This comparison with others happens in all walks of life, spawning the phrase “Keep Up With The Joneses”, and is prominent in many iterations within the world of sports. Players worry about why other players made varsity and they didn’t, why someone else is playing a position and they’re not, hitting higher in the batting order, or why another player is playing more minutes, scoring more, or getting better opportunities. In Youth Sports all those same comparisons are made by parents who are worried about their son or daughter and want to fight those battles for them.

The reality is the comparison shouldn’t matter. The reality is that the only important thing is that the individual player is giving their best effort, listening and trying to learn so they can improve, and managing their mistakes so they learn from them – and play without the fear of making more mistakes. What the other player is doing shouldn’t really matter at all.

Coaches fall into this trap also, most obviously by scoreboard watching and worrying about standings. On an even more “micro” level, just worrying about the score is often a futile exercise. The only thing that really matters is the next play, next pitch, or next possession and how that is executed. Coaches also worry far too much about “the other guy” as it pertains to comparing programs. High school and college sports are one big game of “Keep up with the Joneses” as everyone tries to match each others facilities and amenities. Administrators often compare records and championships as a means of deciding whether to retain or fire coaches. This causes angst among coaches – resulting in them comparing even further.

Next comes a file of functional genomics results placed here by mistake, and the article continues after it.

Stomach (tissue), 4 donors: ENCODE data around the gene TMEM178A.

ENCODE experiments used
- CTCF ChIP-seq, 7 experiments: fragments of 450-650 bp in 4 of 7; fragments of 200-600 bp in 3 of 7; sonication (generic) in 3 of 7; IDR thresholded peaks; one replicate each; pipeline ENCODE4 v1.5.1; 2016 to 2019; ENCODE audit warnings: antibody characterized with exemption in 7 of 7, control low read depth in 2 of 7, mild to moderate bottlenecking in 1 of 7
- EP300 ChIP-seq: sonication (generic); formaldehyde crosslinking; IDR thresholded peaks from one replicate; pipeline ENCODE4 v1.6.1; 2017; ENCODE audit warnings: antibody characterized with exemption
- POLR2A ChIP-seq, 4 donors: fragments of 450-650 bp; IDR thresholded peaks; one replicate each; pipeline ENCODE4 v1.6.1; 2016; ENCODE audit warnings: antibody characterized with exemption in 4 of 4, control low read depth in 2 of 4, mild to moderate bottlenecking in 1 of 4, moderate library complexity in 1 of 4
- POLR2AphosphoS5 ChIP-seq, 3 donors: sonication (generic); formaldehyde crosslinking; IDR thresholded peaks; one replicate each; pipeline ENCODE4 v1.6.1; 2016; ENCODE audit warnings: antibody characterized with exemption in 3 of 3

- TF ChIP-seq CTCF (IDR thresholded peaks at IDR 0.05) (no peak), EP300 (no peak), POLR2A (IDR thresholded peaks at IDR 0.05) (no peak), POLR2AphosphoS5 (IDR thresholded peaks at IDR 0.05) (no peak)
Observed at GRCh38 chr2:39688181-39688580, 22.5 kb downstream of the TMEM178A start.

The disease of comparing with others has spread to leagues and conferences. In the NCAA it has become a three ring circus of schools being wooed from one conference to another based on TV contracts and a variety of other comparisons. In high school it is often the “Public vs Private" debate. As with most things, you can follow the money to see why these are problems - and money is just another form of the scoreboard, isn't it?

The “green” of money is right up there with “green with envy” – which is really at the root of the comparison syndrome. When it is broken down to the lowest common denominator, it is really just someone being jealous of someone else for what they have. And we all know that Envy is one of the “Seven Deadly Sins”. When someone is discontent with their own lot, or position on the team, and spends time dimming someone else’s light so theirs shines brighter, it is never good for team culture.